[thrive_text_block color=”dark” headline=”The Short Answer:”]Tackle Insomnia by reducing bright lights and distractions, managing your stress levels, reducing your caffeine intake, getting plenty of regular exercise, monitoring your use of the TV, the internet and social media and avoiding alcohol before bed.[/thrive_text_block]
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Having trouble getting enough sleep? beginning to think it may be getting serious? In the following article, I will explain what Insomnia is and who it’s more likely to affect. I’ll also cover some natural remedies for sleep deprivation you can experiment with and what your next steps should be if nothing seems to be helping. We’ll also take down some common sleep myths along the way toward our ultimate goal, of learning how get rid of Insomnia once and for all.
Ready? Let’s dive in.
What Is Insomnia?
In a nutshell, Insomnia is simply an inability to fall asleep, trouble staying asleep or waking and being unable to get back to sleep.
If this is you, then it is possible you are suffering from Insomnia. There are, according to recent research over 80 types of sleeping disorders and sleep related issues in the world today, but Insomnia is widely regarded as the number one sleeping disorder affecting the population. Some studies indicate that 1 in 10 adults are actually suffering from the condition although this is obviously difficult to prove as it is suspected that a large number of cases go undiagnosed.
There are three common forms of Insomnia
- Sporadic: Generally indicated by an underlying stress issue.
- Acute: Short-lived episodes.
- Chronic: when lack of sleep has been a significant issue for an extended period.
Most of us, fortunately, will only ever suffer from Sporadic or Acute Insomnia. These forms have close ties with stress. Often but not limited to a life changing event, changes to your work or home environment or simply a change in your routine.
Number 1 causes for stress related Insomnia
- Death of loved one
- Divorce, separation or breakdown of a relationship
- Impending marriage
- Workplace bullying
- Anxiety surrounding an upcoming event e.g. public speaking commitment
- Change in work routine e.g. shift work schedule change
Most of us will experience short term Insomnia at some stage in our lives i.e. when lack of sleep is confined to two to three weeks and up to 4 times per week and we simply cannot manage consistent sleep. In most cases, this won’t require treatment. However, if you start noticing longer term Insomnia (more than 4 weeks) it’s time you considered speaking to your GP and explaining the extent of the problem.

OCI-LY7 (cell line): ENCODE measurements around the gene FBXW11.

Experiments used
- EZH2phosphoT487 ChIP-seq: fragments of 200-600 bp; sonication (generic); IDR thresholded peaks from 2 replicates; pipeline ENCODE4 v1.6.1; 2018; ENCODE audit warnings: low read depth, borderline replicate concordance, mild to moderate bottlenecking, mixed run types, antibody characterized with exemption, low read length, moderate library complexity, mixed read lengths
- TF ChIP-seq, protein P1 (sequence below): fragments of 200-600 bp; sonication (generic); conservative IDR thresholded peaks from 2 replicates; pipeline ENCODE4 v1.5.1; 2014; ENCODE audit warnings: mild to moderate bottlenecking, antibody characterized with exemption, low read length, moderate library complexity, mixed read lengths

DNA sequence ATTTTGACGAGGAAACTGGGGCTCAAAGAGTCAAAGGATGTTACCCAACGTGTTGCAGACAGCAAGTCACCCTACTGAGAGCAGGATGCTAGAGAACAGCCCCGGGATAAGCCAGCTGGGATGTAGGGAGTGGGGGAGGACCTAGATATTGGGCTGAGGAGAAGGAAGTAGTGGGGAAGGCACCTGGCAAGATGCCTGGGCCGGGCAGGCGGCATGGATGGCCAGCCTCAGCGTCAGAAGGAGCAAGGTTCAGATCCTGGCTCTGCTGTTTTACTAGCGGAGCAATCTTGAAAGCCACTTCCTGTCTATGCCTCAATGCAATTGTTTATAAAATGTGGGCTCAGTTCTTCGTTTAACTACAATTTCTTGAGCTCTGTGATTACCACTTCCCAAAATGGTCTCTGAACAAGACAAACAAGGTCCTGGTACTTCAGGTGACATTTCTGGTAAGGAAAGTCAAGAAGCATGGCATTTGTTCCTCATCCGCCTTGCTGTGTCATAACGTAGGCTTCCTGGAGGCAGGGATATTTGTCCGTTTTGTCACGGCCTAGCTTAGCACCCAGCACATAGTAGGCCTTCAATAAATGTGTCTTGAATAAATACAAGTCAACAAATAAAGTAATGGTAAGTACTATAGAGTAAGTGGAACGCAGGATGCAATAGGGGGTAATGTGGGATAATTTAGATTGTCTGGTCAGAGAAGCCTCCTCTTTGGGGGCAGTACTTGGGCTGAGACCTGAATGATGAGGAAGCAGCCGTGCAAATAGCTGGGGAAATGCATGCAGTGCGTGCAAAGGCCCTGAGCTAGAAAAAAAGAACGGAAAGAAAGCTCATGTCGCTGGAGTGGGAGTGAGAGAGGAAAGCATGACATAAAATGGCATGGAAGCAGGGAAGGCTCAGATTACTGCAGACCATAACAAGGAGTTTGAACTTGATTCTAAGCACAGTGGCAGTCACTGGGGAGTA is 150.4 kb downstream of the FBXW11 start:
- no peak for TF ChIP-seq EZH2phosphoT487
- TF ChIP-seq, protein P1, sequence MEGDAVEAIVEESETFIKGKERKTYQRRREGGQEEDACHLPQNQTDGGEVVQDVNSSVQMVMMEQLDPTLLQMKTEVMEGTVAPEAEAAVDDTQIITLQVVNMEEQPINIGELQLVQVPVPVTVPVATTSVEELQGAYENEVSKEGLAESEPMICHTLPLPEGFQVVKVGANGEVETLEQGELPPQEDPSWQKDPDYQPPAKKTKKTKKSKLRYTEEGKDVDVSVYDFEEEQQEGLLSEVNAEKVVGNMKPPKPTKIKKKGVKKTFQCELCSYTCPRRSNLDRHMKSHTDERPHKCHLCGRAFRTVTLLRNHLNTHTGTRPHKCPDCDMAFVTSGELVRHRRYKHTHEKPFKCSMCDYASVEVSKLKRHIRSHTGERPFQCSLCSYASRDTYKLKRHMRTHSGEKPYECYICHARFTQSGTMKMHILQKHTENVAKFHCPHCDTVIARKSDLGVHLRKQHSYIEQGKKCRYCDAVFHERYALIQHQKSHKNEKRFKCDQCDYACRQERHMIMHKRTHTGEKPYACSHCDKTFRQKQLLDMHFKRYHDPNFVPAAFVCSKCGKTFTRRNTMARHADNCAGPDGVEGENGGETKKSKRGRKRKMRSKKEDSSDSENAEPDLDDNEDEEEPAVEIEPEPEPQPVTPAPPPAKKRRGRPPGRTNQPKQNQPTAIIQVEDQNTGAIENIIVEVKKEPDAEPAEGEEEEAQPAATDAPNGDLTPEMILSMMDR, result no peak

Chronic Insomnia should be regarded as a serious issue by yourself and your consulting doctor as the impact of constant sleep deprivation can have widespread ramifications. It’s also more than just bad for your immediate health e.g. sleep deprivation can lead to traffic accidents, workplace incidents and bouts of depression brought on by anxiety.
Side effects of sleep disorders
“As a rule, we accept the lack of sleep as part and parcel of a modern existence when the potential outcomes are far more severe than most people will ever realize.”
On the road
While a lack of sleep itself is rarely life threatening, it and the sleep deprivation that follows it, are some of the most often cited reasons for both workplace and traffic accidents. Research strongly suggests that many auto crashes are a result of a habitual lack of sleep (Insomnia) and places both drivers, passengers and bystanders at a higher risk of being involved in a serious accident.
In the US alone, 1 in 6 car accidents and some 1,500 deaths have been attributed to fatigue brought on by sleep deprivation and Insomnia, hard to believe isn’t it? In a landmark study from 2003, 60% of the drivers surveyed reported that they frequently drove while drowsy. 20% of those drivers admitted they had experienced incidents of falling asleep while at the wheel. Not to mention many fatal industrial accidents and even some military incidents e.g. “friendly fire” have also been directly attributed to a lethal mix of Insomnia and fatigue. Yet as a rule we accept a lack of sleep as part and parcel of a modern existence when the potential outcomes are far more serious than most people will ever truly realize.
Insomnia and work performance